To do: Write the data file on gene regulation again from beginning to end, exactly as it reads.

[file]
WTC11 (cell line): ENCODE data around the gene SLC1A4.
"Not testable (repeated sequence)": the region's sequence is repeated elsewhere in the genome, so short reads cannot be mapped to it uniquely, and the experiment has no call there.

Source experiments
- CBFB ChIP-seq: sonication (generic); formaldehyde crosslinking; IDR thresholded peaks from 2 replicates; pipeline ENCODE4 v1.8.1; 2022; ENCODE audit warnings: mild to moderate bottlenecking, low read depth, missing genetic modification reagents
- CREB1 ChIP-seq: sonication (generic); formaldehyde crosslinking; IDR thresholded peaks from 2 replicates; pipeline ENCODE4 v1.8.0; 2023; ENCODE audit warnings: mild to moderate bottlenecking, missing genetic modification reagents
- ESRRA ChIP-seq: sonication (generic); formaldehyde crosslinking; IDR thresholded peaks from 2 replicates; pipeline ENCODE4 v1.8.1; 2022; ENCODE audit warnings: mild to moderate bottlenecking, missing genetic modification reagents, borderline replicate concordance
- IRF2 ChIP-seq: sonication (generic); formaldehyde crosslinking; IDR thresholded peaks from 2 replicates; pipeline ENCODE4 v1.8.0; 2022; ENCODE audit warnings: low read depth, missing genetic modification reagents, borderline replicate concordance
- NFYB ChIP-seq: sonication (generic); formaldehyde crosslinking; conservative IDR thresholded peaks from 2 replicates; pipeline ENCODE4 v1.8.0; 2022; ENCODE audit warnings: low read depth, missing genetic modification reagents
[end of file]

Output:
WTC11 (cell line): ENCODE data around the gene SLC1A4.
"Not testable (repeated sequence)": the region's sequence is repeated elsewhere in the genome, so short reads cannot be mapped to it uniquely, and the experiment has no call there.

Source experiments
- CBFB ChIP-seq: sonication (generic); formaldehyde crosslinking; IDR thresholded peaks from 2 replicates; pipeline ENCODE4 v1.8.1; 2022; ENCODE audit warnings: mild to moderate bottlenecking, low read depth, missing genetic modification reagents
- CREB1 ChIP-seq: sonication (generic); formaldehyde crosslinking; IDR thresholded peaks from 2 replicates; pipeline ENCODE4 v1.8.0; 2023; ENCODE audit warnings: mild to moderate bottlenecking, missing genetic modification reagents
- ESRRA ChIP-seq: sonication (generic); formaldehyde crosslinking; IDR thresholded peaks from 2 replicates; pipeline ENCODE4 v1.8.1; 2022; ENCODE audit warnings: mild to moderate bottlenecking, missing genetic modification reagents, borderline replicate concordance
- IRF2 ChIP-seq: sonication (generic); formaldehyde crosslinking; IDR thresholded peaks from 2 replicates; pipeline ENCODE4 v1.8.0; 2022; ENCODE audit warnings: low read depth, missing genetic modification reagents, borderline replicate concordance
- NFYB ChIP-seq: sonication (generic); formaldehyde crosslinking; conservative IDR thresholded peaks from 2 replicates; pipeline ENCODE4 v1.8.0; 2022; ENCODE audit warnings: low read depth, missing genetic modification reagents